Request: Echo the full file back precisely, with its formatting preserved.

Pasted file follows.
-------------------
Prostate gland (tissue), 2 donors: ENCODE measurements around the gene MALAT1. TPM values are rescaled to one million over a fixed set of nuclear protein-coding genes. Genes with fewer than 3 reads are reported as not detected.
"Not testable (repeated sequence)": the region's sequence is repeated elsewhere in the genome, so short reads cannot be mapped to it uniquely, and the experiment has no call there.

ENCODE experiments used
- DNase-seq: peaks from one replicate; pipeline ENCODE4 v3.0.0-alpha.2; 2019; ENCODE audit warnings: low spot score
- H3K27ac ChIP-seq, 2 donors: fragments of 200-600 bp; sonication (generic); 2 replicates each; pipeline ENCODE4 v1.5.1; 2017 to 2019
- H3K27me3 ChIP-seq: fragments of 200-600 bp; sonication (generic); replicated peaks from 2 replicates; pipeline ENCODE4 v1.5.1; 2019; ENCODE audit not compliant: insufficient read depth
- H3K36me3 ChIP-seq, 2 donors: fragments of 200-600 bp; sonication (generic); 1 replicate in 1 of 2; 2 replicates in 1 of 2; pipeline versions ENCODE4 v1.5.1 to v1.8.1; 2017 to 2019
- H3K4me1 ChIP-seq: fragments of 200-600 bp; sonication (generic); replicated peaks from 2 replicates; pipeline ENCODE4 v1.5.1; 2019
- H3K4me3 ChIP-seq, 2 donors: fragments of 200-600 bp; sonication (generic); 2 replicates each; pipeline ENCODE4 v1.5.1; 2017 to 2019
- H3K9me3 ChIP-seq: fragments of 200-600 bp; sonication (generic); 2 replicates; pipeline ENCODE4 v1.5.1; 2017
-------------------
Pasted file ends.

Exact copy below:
Prostate gland (tissue), 2 donors: ENCODE measurements around the gene MALAT1. TPM values are rescaled to one million over a fixed set of nuclear protein-coding genes. Genes with fewer than 3 reads are reported as not detected.
"Not testable (repeated sequence)": the region's sequence is repeated elsewhere in the genome, so short reads cannot be mapped to it uniquely, and the experiment has no call there.

ENCODE experiments used
- DNase-seq: peaks from one replicate; pipeline ENCODE4 v3.0.0-alpha.2; 2019; ENCODE audit warnings: low spot score
- H3K27ac ChIP-seq, 2 donors: fragments of 200-600 bp; sonication (generic); 2 replicates each; pipeline ENCODE4 v1.5.1; 2017 to 2019
- H3K27me3 ChIP-seq: fragments of 200-600 bp; sonication (generic); replicated peaks from 2 replicates; pipeline ENCODE4 v1.5.1; 2019; ENCODE audit not compliant: insufficient read depth
- H3K36me3 ChIP-seq, 2 donors: fragments of 200-600 bp; sonication (generic); 1 replicate in 1 of 2; 2 replicates in 1 of 2; pipeline versions ENCODE4 v1.5.1 to v1.8.1; 2017 to 2019
- H3K4me1 ChIP-seq: fragments of 200-600 bp; sonication (generic); replicated peaks from 2 replicates; pipeline ENCODE4 v1.5.1; 2019
- H3K4me3 ChIP-seq, 2 donors: fragments of 200-600 bp; sonication (generic); 2 replicates each; pipeline ENCODE4 v1.5.1; 2017 to 2019
- H3K9me3 ChIP-seq: fragments of 200-600 bp; sonication (generic); 2 replicates; pipeline ENCODE4 v1.5.1; 2017